2, Issue 2
November 17, 1999
Full o' Love:
there! Welcome to Pocket Full of Love. This column is a direct
result of our Put a Little Love
in Your Pocket cover story from Volume
1. In that article, I looked at all the different forms of
handheld gaming, and had a total blast doing it. The article was
so popular, and I enjoyed it so much, that we here at loonygames
decided we needed more on pocket gaming...so here we are.
these days with handheld gaming, despite their overwhelming popularity,
is separating the crap from the really good games (and believe
it or not there are lots of great games available). Handheld games
don't take too much effort to create if you don't care about the
quality...so there's a ton of really bad games out there. Also,
believe it or not, there is more to handheld gaming than just
the GameBoy and GameBoy Color. In this week's column I'll be focusing
entirely on the GBC, but next time I'll talk exclusively about
the NeoGeo Pocket Color, the latest and greatest pocket system
out there. In the weeks to come, I'll look at some older systems,
including a whole bunch of forgotten gems out there for the Atari
Lynx and Game Gear (and I'll even tell you how to get one for
week we're going to talk about the GameBoy Color. The GBC is basically
a color version of the original GameBoy. It's backwards compatible
with all the old black and white (or rather, green) games, and
has some cool, if underused features like the IR port that are
exclusive to the new system. There are GameBoy Color exclusive
titles, but for the most part, the entire GameBoy library works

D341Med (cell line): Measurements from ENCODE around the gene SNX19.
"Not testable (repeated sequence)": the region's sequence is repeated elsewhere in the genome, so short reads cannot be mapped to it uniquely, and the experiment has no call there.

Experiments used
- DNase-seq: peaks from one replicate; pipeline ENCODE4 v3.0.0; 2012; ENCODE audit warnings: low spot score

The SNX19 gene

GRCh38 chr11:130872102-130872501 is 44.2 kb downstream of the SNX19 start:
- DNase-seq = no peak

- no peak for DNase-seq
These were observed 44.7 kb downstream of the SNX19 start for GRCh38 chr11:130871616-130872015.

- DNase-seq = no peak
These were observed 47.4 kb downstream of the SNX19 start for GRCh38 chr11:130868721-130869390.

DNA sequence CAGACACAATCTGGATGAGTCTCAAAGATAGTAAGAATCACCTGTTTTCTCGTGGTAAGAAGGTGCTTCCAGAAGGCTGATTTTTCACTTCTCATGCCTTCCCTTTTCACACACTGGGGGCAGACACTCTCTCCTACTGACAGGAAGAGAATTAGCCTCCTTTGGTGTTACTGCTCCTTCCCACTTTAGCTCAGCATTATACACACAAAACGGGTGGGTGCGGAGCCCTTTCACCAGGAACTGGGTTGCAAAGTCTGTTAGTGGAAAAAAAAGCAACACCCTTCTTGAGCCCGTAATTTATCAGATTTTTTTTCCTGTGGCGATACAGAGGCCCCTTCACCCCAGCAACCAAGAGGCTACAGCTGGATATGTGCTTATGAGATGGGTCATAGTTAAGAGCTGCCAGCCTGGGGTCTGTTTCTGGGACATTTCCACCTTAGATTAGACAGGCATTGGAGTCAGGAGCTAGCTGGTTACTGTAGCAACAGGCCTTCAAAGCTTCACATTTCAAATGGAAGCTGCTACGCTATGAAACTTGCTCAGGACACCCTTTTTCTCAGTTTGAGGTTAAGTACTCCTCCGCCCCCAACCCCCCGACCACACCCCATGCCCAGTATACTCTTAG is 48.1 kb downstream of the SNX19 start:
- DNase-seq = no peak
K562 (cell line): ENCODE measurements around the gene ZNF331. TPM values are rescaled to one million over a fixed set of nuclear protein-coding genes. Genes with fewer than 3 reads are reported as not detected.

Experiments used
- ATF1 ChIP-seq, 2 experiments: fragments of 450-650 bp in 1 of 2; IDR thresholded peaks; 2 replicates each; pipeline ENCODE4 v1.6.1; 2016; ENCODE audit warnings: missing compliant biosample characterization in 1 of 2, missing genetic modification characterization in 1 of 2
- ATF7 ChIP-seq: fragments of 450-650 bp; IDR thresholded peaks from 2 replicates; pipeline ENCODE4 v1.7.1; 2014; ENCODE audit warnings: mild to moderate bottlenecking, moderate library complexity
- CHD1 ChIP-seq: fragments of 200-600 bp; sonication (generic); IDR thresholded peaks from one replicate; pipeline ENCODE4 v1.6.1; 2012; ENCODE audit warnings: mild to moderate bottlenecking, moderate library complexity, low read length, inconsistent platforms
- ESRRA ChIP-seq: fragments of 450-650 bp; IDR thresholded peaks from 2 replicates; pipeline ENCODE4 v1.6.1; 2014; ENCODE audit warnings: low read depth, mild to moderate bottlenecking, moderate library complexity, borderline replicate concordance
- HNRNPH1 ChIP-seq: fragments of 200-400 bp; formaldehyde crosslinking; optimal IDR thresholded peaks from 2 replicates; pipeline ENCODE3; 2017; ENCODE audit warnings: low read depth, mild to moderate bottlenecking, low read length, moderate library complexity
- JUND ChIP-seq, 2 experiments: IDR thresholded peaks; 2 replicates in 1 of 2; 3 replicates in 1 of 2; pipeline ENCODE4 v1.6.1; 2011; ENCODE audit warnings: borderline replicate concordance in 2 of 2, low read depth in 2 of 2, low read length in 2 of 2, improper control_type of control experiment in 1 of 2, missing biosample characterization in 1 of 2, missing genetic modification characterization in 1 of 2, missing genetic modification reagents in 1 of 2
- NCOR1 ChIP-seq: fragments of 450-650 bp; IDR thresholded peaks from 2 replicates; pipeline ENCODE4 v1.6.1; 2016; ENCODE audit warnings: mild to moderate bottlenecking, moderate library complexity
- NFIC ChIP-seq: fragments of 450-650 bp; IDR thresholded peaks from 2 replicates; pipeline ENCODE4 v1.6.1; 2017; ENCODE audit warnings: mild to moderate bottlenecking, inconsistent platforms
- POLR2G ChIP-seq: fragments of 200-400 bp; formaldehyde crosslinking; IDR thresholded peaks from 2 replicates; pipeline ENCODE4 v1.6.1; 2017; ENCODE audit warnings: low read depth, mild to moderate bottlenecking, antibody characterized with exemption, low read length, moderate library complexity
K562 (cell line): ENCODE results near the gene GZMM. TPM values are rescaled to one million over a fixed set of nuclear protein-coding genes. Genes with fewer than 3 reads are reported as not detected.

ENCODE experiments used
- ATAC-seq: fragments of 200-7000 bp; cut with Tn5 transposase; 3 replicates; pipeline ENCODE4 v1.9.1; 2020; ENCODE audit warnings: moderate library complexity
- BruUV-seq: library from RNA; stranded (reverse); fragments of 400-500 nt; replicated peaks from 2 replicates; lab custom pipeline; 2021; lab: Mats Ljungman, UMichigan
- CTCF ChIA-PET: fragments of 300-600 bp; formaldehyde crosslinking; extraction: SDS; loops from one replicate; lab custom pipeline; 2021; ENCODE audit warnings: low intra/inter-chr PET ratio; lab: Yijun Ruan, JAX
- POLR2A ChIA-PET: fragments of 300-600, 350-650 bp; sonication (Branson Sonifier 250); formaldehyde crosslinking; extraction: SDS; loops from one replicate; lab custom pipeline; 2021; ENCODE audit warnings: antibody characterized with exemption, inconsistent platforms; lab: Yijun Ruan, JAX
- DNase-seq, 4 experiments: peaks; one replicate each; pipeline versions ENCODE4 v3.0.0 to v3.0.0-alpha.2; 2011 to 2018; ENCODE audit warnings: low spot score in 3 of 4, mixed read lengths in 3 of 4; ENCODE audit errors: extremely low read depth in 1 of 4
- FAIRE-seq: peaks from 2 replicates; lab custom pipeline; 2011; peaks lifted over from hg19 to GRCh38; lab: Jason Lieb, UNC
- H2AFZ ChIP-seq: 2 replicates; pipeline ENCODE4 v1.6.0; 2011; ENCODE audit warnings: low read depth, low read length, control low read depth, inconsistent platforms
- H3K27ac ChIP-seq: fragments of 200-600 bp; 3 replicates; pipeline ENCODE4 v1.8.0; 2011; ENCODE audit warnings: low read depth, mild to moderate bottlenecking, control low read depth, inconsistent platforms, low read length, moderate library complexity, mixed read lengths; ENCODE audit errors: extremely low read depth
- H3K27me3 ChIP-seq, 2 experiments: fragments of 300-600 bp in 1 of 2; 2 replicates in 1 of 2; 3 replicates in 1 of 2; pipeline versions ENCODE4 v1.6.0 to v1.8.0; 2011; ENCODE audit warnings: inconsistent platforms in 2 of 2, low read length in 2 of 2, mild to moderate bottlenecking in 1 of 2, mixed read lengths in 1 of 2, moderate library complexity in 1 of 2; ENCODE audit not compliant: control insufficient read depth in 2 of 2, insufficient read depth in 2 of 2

on every GameBoy system. That includes the original system released
a decade ago (yes, it's really been that long), the newer GameBoy
Pocket, and the Super GameBoy (the adapter for the SNES that allowed
you to play games on your TV. A must have for GameBoy fanatics).
own an older GameBoy, and are wondering if it's worth upgrading
to the new edition, it's ultimately your call. Obviously, the
difference between the two is the color, but also, the GameBoy
Color has a remarkably long battery-life (I haven't changed mine
in six months, and that's with fairly heavy playing).
real issue is the games, and that's what this column's for. I
play a lot of different games, and I'll be reporting on several
of them per issue...so let's look at a few, shall we?
of all, there are a number of games out there that say "GameBoy
Color" on the side bar of their box - try not to be fooled
by this. That does not mean the game won't run on your legacy
system! It's just a way of letting people know that it's enhanced
for the GBC. The enhancements usually mean a native color mode,
although some games, like R-Type DX have other features
as well. I've noticed that several games (Pokemon Pinball
being the most surprising) actually work just fine on my Super
GameBoy despite having the "only for GameBoy Color"
stamp on the box.
DX is interesting though. When you pop R-Type into
a legacy GameBoy, you're given the option to play either R-Type
1 or R-Type 2. If you play it on your GBC, you have
the option of playing either of those, but also you can play R-Type
DX, a special version that takes both games and melds them
DX is a good
game, but it suffers from the same problem it did in every previous
incarnation - it's way too hard. And I mean way too hard. I've
come to the conclusion that bringing it with me on airplanes is
just a bad idea...I don't need to get that frustrated when I'm
trying to relax (a serious issue for me when I'm up in the air).
The game, if you've never seen it, is a side-scrolling space shooter.
And like all side-scrolling shooters you go through the game shooting
lots of little enemies, and picking up power-up after power-up,
making your weapons bigger and bigger as you go. But R-Type
distinguishes itself by its "power pod".